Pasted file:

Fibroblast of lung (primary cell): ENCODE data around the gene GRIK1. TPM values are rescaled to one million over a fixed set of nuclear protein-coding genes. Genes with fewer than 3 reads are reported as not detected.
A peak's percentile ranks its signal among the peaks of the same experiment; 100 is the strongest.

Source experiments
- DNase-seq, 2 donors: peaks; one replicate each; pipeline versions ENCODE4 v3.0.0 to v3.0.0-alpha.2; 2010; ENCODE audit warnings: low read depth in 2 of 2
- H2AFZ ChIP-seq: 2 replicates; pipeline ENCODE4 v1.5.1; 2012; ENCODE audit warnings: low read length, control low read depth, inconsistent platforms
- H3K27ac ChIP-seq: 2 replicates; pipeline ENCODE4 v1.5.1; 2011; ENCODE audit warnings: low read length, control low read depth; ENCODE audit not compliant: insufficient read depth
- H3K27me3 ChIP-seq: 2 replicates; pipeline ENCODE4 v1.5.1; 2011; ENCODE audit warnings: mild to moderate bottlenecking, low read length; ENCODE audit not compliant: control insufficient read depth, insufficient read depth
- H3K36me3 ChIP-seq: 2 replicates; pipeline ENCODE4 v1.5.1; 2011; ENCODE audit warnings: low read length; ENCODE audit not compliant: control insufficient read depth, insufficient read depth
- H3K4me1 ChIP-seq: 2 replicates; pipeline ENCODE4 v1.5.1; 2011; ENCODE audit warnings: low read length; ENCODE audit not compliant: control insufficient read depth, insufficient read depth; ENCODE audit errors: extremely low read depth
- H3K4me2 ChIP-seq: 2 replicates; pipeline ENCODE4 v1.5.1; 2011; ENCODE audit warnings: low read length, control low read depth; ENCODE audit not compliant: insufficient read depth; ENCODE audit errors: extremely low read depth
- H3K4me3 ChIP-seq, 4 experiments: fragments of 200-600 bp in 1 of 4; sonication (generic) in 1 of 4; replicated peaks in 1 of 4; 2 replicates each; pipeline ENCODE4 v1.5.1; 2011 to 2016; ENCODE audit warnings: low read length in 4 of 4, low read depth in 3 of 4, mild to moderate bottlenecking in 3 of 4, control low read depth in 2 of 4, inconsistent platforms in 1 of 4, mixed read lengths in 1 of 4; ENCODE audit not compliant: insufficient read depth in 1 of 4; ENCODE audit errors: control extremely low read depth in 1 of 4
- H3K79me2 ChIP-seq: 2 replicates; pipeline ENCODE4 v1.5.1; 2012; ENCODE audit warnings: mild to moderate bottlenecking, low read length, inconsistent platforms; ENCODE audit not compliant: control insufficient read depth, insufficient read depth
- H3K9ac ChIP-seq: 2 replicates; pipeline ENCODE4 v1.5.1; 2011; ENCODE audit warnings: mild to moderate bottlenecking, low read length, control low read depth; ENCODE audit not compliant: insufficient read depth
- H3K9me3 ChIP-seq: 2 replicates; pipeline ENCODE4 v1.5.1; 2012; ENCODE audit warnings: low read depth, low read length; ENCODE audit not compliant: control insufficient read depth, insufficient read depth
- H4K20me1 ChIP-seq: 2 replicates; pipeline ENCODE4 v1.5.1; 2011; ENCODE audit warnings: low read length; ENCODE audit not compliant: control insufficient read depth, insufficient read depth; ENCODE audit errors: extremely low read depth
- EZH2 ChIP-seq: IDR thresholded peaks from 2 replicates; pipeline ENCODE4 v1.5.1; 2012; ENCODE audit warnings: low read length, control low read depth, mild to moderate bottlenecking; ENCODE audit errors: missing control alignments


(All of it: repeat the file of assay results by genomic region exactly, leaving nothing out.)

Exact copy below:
Fibroblast of lung (primary cell): ENCODE data around the gene GRIK1. TPM values are rescaled to one million over a fixed set of nuclear protein-coding genes. Genes with fewer than 3 reads are reported as not detected.
A peak's percentile ranks its signal among the peaks of the same experiment; 100 is the strongest.

Source experiments
- DNase-seq, 2 donors: peaks; one replicate each; pipeline versions ENCODE4 v3.0.0 to v3.0.0-alpha.2; 2010; ENCODE audit warnings: low read depth in 2 of 2
- H2AFZ ChIP-seq: 2 replicates; pipeline ENCODE4 v1.5.1; 2012; ENCODE audit warnings: low read length, control low read depth, inconsistent platforms
- H3K27ac ChIP-seq: 2 replicates; pipeline ENCODE4 v1.5.1; 2011; ENCODE audit warnings: low read length, control low read depth; ENCODE audit not compliant: insufficient read depth
- H3K27me3 ChIP-seq: 2 replicates; pipeline ENCODE4 v1.5.1; 2011; ENCODE audit warnings: mild to moderate bottlenecking, low read length; ENCODE audit not compliant: control insufficient read depth, insufficient read depth
- H3K36me3 ChIP-seq: 2 replicates; pipeline ENCODE4 v1.5.1; 2011; ENCODE audit warnings: low read length; ENCODE audit not compliant: control insufficient read depth, insufficient read depth
- H3K4me1 ChIP-seq: 2 replicates; pipeline ENCODE4 v1.5.1; 2011; ENCODE audit warnings: low read length; ENCODE audit not compliant: control insufficient read depth, insufficient read depth; ENCODE audit errors: extremely low read depth
- H3K4me2 ChIP-seq: 2 replicates; pipeline ENCODE4 v1.5.1; 2011; ENCODE audit warnings: low read length, control low read depth; ENCODE audit not compliant: insufficient read depth; ENCODE audit errors: extremely low read depth
- H3K4me3 ChIP-seq, 4 experiments: fragments of 200-600 bp in 1 of 4; sonication (generic) in 1 of 4; replicated peaks in 1 of 4; 2 replicates each; pipeline ENCODE4 v1.5.1; 2011 to 2016; ENCODE audit warnings: low read length in 4 of 4, low read depth in 3 of 4, mild to moderate bottlenecking in 3 of 4, control low read depth in 2 of 4, inconsistent platforms in 1 of 4, mixed read lengths in 1 of 4; ENCODE audit not compliant: insufficient read depth in 1 of 4; ENCODE audit errors: control extremely low read depth in 1 of 4
- H3K79me2 ChIP-seq: 2 replicates; pipeline ENCODE4 v1.5.1; 2012; ENCODE audit warnings: mild to moderate bottlenecking, low read length, inconsistent platforms; ENCODE audit not compliant: control insufficient read depth, insufficient read depth
- H3K9ac ChIP-seq: 2 replicates; pipeline ENCODE4 v1.5.1; 2011; ENCODE audit warnings: mild to moderate bottlenecking, low read length, control low read depth; ENCODE audit not compliant: insufficient read depth
- H3K9me3 ChIP-seq: 2 replicates; pipeline ENCODE4 v1.5.1; 2012; ENCODE audit warnings: low read depth, low read length; ENCODE audit not compliant: control insufficient read depth, insufficient read depth
- H4K20me1 ChIP-seq: 2 replicates; pipeline ENCODE4 v1.5.1; 2011; ENCODE audit warnings: low read length; ENCODE audit not compliant: control insufficient read depth, insufficient read depth; ENCODE audit errors: extremely low read depth
- EZH2 ChIP-seq: IDR thresholded peaks from 2 replicates; pipeline ENCODE4 v1.5.1; 2012; ENCODE audit warnings: low read length, control low read depth, mild to moderate bottlenecking; ENCODE audit errors: missing control alignments